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Linn County, Missouri


Linn County Courthouse is located at 109 South High Street, Linneus MO 64653; phone: 660-895-5387. The Historic 3rd County Courthouse is located at 108 North High Street.

Beginnings [1]

The area of Missouri that is now Linn County was originally part of Chariton County, established after Missouri statehood in 1820. The land was unsettled by white people at the time, rich with wild game and black soil, and full of thick forests. The Sac And Fox, Pottawattamie, and Musquakie Native American tribes were the primary inhabitants, as well as the occasional white hunter/trapper.

The first settlers to arrive in the area were white hunters from the Fayette area. James Pendleton and Joseph Newton were so beguiled by the temptations of the area that they returned a year later in 1831, with their wives and children. They settled in Section 14, Township 58, Range 21, which is today the Locust Creek Township. At the time, the area was nicknamed Locust Creek County. By 1833, there were 10 families in the area. The early settlers and resident Native Americans lived harmoniously together. There was some fear in the white settlers at the outbreak of the Black Hawk war in Illinois in 1833.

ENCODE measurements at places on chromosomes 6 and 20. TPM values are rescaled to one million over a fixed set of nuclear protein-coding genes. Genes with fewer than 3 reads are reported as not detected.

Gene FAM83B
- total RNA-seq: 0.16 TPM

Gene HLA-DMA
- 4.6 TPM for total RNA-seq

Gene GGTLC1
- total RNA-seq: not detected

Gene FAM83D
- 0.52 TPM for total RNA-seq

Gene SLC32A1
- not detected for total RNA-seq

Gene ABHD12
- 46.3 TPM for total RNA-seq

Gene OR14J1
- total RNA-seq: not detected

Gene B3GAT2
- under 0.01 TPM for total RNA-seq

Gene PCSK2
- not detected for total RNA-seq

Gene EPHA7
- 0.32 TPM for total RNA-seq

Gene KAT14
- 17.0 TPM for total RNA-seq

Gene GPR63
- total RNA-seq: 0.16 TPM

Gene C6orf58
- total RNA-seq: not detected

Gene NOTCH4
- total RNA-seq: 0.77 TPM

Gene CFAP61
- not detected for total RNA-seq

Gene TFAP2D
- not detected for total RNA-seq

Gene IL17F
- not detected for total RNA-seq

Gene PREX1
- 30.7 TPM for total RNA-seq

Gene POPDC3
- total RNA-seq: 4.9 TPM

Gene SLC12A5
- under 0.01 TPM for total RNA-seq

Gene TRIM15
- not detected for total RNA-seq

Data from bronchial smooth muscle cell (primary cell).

Although the war posed little or no threat to the residents of Locust Creek County, the area was evacuated nonetheless. When Black Hawk, the chief of the Iowa tribe and the leader of the war, was captured, the settlers moved back home and the area began to develop rapidly. By 1837, a thriving community was emerging and the petition to make the Locust Creek community a county was passed. On January 6, 1837, Linn County was approved. The county was named for Missouri U.S. Senator Lewis F. Linn who served his congressional term from 1833 to 1843 and died later in 1843.

  1. Rebecca Penfold, Missouri Department of Natural Resources, Division of State Parks, Thomas Talbot Stramcke and Rebecca Walton Smithers House, nomination document, 1999, National Park Service, National Register of Historic Places, Washington, D.C.

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